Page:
Simon Sarmiento
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Emily
The CofE is not the decision maker here. There is not even any proposal at the moment to modify the law on this issue, only a requirement imposed by the courts to clarify the way in which decisions to prosecute or not are made.

BillyD
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EmilyH, there seems to be disagreement as to whether or not everything is as fine with Oregon’s system as you state. And the fact that “only” 400 people have taken advantage of the law is, of course, not proof that there is “no abuse.”

http://tinyurl.com/oregonproblems

http://www.truecompassionadvocates.org/resourcesor.html

John-Julian, OJN
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John-Julian, OJN

I become increasingly curious about the theology that lies behind the Church’s position against assisted suicide. The only thing I have ever heard is the old saw: “Life is given by God, and can only by taken by God.”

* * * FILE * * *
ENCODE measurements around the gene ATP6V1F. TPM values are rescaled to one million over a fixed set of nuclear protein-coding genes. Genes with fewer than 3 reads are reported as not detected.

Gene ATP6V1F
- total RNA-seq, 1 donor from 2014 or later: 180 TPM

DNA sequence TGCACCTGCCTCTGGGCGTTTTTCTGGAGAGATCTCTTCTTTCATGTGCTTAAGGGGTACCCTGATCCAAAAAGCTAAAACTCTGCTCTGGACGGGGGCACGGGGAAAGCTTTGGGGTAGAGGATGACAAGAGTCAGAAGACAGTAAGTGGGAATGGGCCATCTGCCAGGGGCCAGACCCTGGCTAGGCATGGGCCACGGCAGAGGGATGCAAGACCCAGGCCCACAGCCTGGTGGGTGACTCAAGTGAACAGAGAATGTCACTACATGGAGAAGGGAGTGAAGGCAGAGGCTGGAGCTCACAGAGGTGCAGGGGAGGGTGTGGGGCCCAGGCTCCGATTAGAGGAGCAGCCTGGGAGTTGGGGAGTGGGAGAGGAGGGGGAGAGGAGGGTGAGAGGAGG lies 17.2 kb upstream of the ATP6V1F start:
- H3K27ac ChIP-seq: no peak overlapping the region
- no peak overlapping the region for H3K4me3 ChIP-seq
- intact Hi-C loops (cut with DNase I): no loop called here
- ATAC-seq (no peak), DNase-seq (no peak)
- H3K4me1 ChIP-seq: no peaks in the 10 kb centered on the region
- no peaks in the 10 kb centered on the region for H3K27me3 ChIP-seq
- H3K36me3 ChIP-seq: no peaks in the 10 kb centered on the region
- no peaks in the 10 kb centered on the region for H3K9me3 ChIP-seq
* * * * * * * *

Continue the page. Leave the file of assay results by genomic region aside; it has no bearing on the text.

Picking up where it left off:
But that is ridiculous since medical science has already made it “normal” to delay a “God-given” end of life by medical intervention. If we can morally keep people alive by human intervention; why can we not morally help people to die by the same human intervention?

Merseymike
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Merseymike

I am in favour of both legalisation of assisted suicide and voluntary euthanasia.

However, it is not a simple issue and clearly there are no easy answers. I think that the ability of medicine to extend years in life without the parallel ability to do something about life in years will make this something which will stay on the agenda in the future.

The reality is that juries will not convict in these cases and this is at last partially why this guidance has been published.

Rev L Roberts